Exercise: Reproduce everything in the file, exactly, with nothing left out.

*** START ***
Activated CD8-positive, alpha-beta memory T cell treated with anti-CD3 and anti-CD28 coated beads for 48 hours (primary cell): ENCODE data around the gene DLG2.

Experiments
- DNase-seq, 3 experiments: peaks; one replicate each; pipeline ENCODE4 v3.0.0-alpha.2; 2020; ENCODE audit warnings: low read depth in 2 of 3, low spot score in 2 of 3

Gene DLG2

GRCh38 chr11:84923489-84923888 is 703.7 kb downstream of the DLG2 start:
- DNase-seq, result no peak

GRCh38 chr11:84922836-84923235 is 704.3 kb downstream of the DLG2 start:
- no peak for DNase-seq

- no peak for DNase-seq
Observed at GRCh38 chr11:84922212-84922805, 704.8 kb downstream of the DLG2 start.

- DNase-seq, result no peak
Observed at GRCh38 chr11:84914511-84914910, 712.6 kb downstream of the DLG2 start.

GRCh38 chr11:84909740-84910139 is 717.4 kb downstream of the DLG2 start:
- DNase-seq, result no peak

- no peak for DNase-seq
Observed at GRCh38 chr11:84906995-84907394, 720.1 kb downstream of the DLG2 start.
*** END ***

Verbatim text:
Activated CD8-positive, alpha-beta memory T cell treated with anti-CD3 and anti-CD28 coated beads for 48 hours (primary cell): ENCODE data around the gene DLG2.

Experiments
- DNase-seq, 3 experiments: peaks; one replicate each; pipeline ENCODE4 v3.0.0-alpha.2; 2020; ENCODE audit warnings: low read depth in 2 of 3, low spot score in 2 of 3

Gene DLG2

GRCh38 chr11:84923489-84923888 is 703.7 kb downstream of the DLG2 start:
- DNase-seq, result no peak

GRCh38 chr11:84922836-84923235 is 704.3 kb downstream of the DLG2 start:
- no peak for DNase-seq

- no peak for DNase-seq
Observed at GRCh38 chr11:84922212-84922805, 704.8 kb downstream of the DLG2 start.

- DNase-seq, result no peak
Observed at GRCh38 chr11:84914511-84914910, 712.6 kb downstream of the DLG2 start.

GRCh38 chr11:84909740-84910139 is 717.4 kb downstream of the DLG2 start:
- DNase-seq, result no peak

- no peak for DNase-seq
Observed at GRCh38 chr11:84906995-84907394, 720.1 kb downstream of the DLG2 start.